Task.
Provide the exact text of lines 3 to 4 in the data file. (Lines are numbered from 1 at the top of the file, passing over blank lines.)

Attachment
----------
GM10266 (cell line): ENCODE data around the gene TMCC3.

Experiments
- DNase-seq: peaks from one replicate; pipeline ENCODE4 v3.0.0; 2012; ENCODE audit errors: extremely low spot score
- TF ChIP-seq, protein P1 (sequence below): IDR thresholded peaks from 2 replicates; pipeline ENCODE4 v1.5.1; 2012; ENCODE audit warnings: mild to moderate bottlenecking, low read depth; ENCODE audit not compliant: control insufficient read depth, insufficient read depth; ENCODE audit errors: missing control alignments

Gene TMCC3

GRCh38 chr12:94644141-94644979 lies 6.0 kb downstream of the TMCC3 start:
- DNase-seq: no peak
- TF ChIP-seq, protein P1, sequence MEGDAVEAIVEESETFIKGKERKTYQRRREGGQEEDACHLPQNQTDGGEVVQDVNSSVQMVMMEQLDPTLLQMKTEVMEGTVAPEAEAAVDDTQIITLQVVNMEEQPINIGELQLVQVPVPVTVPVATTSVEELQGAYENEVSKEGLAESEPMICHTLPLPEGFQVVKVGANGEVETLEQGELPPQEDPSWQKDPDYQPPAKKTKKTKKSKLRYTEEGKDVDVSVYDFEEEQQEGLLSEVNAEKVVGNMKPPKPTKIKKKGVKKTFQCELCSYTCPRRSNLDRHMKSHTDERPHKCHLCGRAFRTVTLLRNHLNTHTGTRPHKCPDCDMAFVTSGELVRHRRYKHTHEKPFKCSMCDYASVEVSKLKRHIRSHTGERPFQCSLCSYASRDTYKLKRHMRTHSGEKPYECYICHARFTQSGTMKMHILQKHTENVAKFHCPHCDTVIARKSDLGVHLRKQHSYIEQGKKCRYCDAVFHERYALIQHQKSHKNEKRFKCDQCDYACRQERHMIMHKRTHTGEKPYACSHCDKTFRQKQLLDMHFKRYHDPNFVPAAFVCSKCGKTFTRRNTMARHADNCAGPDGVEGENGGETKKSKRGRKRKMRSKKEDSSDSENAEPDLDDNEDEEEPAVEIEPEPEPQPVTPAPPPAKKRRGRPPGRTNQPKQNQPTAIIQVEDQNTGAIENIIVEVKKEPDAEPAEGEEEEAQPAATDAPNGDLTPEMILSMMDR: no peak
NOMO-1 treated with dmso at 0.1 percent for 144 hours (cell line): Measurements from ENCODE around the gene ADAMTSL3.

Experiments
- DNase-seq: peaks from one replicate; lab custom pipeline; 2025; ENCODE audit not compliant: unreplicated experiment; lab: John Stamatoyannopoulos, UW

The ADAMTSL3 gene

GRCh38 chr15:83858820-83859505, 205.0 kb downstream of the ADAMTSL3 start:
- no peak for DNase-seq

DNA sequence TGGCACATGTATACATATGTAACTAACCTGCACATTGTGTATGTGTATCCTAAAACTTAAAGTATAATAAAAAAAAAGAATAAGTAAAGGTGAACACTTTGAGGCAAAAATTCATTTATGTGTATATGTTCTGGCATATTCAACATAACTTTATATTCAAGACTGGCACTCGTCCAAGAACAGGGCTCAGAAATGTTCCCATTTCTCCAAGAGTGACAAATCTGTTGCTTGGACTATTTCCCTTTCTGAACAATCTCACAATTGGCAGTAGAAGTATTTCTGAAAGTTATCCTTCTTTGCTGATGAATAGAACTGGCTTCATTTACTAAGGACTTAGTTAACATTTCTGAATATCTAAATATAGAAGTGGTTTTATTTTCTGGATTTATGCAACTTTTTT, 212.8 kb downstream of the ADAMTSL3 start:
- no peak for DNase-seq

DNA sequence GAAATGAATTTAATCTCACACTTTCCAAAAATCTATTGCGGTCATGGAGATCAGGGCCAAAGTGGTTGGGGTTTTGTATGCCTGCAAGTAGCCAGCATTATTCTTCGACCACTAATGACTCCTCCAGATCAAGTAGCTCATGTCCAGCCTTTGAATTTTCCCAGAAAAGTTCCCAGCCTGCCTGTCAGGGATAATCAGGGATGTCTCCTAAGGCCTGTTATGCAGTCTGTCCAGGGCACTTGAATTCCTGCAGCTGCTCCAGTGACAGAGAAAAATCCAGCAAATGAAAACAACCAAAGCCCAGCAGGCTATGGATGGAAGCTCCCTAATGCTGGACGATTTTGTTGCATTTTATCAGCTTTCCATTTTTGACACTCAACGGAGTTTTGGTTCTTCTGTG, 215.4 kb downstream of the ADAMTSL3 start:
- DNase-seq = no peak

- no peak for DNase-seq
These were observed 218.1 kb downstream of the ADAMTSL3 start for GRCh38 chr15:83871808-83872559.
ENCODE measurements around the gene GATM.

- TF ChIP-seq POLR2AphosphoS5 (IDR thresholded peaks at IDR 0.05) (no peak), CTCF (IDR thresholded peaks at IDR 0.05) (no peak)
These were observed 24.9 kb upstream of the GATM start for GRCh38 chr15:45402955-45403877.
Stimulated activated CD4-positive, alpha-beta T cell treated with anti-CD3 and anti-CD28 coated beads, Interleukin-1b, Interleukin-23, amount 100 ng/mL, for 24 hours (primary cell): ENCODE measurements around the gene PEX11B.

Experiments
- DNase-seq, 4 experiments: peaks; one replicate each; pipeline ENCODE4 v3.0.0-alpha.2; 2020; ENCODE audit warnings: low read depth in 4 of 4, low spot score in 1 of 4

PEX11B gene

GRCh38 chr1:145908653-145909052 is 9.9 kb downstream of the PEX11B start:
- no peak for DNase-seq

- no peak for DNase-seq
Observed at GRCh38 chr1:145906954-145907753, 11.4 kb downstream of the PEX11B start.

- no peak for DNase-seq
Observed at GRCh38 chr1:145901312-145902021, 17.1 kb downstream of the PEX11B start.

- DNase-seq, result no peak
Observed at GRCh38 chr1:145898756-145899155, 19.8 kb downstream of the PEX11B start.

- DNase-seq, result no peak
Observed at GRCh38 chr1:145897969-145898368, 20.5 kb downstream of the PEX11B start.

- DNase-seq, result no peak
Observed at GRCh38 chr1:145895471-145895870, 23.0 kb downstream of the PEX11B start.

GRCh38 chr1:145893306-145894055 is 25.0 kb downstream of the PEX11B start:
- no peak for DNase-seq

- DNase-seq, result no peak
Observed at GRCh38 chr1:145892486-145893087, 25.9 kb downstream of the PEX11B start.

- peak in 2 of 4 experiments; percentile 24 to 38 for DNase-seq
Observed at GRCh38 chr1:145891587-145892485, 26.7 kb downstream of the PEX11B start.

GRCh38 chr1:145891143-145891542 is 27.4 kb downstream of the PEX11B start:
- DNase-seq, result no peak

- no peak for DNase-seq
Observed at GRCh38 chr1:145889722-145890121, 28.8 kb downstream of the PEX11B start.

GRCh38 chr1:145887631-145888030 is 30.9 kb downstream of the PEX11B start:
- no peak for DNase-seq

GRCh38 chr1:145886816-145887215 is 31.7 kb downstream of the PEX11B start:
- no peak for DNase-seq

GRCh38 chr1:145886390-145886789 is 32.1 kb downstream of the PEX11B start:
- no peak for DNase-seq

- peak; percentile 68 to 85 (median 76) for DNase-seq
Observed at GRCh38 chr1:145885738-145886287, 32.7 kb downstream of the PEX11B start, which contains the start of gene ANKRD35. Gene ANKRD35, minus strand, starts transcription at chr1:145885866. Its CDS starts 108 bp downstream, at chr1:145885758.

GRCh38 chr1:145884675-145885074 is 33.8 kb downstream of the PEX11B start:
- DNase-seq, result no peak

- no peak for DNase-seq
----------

- DNase-seq: peaks from one replicate; pipeline ENCODE4 v3.0.0; 2012; ENCODE audit errors: extremely low spot score
- TF ChIP-seq, protein P1 (sequence below): IDR thresholded peaks from 2 replicates; pipeline ENCODE4 v1.5.1; 2012; ENCODE audit warnings: mild to moderate bottlenecking, low read depth; ENCODE audit not compliant: control insufficient read depth, insufficient read depth; ENCODE audit errors: missing control alignments